Price Waterhouse Coppers delivered their damning IT security audit report at least a month before the hack happened. That's extraordinary. Any cluefull org would have gone into crisis mode at that point, and with Sony's past history, they should have felt like deer in the headlights.

      I agree with your "bull." Sony wouldn't know where to begin.

      reply to this | link to this | view in chronology ]

      • icon
        That Anonymous Coward (profile), 15 Dec 2014 @ 9:31am

        Re: Re:

        Yes they would, they pay money to someone to "fix" the problem for them like they always do.
        They bankroll some insane as shit plan that someone conned them thinking would work and solve the problem.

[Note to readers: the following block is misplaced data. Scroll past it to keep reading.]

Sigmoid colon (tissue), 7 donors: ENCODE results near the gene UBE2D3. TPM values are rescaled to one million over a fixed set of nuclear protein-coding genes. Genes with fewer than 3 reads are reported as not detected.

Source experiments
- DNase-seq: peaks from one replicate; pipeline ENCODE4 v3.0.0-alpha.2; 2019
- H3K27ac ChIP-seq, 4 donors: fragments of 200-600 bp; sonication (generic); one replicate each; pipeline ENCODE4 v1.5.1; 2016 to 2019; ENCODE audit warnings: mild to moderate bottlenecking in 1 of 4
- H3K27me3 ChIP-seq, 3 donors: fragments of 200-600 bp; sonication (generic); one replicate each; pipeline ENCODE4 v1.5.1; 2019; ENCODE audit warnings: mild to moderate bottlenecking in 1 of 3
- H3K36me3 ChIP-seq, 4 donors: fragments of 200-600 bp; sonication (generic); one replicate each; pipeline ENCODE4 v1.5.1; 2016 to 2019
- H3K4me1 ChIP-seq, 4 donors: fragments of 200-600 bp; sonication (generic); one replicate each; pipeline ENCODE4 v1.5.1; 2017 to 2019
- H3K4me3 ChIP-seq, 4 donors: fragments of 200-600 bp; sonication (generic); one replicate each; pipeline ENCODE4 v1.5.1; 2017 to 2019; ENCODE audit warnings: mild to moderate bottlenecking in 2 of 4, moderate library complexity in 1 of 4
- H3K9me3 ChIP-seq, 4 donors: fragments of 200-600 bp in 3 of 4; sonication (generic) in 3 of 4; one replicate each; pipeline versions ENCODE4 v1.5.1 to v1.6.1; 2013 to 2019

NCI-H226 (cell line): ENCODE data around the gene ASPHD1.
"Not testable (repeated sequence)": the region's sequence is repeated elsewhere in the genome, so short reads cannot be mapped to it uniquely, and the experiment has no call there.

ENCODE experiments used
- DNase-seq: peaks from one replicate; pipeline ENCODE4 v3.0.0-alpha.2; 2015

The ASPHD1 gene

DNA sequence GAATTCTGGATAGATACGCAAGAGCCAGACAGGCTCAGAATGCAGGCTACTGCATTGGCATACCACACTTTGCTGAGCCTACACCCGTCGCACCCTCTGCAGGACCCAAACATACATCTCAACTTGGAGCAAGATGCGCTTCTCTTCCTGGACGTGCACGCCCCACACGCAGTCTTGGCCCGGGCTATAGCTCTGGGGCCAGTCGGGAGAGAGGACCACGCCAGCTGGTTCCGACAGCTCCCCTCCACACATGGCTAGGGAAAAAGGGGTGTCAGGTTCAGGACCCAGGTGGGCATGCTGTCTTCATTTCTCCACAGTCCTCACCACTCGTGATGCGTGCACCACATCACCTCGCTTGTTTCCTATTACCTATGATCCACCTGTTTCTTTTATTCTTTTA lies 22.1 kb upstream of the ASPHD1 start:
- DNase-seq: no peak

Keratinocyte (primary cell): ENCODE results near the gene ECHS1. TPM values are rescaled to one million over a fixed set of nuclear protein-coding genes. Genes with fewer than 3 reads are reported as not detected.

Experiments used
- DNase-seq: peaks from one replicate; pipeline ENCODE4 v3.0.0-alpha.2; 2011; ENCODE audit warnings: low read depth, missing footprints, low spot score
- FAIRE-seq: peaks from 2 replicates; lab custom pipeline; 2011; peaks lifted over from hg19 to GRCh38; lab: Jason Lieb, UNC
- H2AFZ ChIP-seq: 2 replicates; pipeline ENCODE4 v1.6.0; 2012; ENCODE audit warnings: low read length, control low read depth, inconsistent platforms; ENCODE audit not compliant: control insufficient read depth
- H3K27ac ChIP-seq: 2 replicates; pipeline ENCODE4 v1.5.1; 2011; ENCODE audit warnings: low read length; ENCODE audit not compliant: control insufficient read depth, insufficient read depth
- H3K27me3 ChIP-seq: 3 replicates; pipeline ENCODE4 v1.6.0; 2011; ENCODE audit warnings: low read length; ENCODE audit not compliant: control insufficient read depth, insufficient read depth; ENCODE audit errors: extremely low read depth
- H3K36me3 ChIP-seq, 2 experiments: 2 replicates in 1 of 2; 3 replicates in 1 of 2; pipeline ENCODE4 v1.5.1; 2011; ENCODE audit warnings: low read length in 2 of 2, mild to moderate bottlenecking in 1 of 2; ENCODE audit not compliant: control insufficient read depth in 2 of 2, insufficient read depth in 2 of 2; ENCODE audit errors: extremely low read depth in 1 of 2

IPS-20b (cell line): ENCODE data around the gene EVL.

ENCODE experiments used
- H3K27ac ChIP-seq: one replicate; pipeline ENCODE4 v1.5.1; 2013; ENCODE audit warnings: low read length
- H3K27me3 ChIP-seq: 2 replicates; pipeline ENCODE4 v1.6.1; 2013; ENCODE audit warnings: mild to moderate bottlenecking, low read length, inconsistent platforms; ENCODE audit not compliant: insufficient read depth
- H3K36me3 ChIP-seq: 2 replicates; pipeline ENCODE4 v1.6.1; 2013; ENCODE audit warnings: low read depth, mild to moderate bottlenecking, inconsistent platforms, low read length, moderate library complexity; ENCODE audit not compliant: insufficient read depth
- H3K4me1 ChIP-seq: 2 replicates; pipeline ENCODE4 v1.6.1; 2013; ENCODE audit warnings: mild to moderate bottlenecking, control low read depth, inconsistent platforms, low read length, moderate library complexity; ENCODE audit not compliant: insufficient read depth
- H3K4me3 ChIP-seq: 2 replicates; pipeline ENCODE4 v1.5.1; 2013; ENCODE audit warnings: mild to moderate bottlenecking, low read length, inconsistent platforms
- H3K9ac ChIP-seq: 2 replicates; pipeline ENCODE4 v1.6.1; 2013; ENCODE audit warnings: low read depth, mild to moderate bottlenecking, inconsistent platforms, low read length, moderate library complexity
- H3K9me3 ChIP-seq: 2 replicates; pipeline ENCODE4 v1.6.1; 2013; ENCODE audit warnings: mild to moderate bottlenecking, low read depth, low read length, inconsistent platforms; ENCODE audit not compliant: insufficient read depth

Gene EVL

It of course does not solve the problem, creates more problems, and then they pay a PR firm even more to shout North Korea did it much louder.

        reply to this | link to this | view in chronology ]

        • identicon
          New Mexico Mark, 15 Dec 2014 @ 10:20am

          Re: Re: Re:

          Exactly. They may be clueless about "baked in" security, but they sure know how to throw money at problems after they occur. By the time this is over with, Sony will probably have lost over $300M in the past few years due to security issues. That would have paid for some good security staff and top-notch equipment.

          The general wisdom in IT security is that the safest organizations are the ones who had a major breach a year earlier. However, organizations run by lawyers and accountants appear to be impervious to learning from the past. Real reputation means nothing, and they can pay to rehabilitate an "image".

          reply to this | link to this | view in chronology ]

          • icon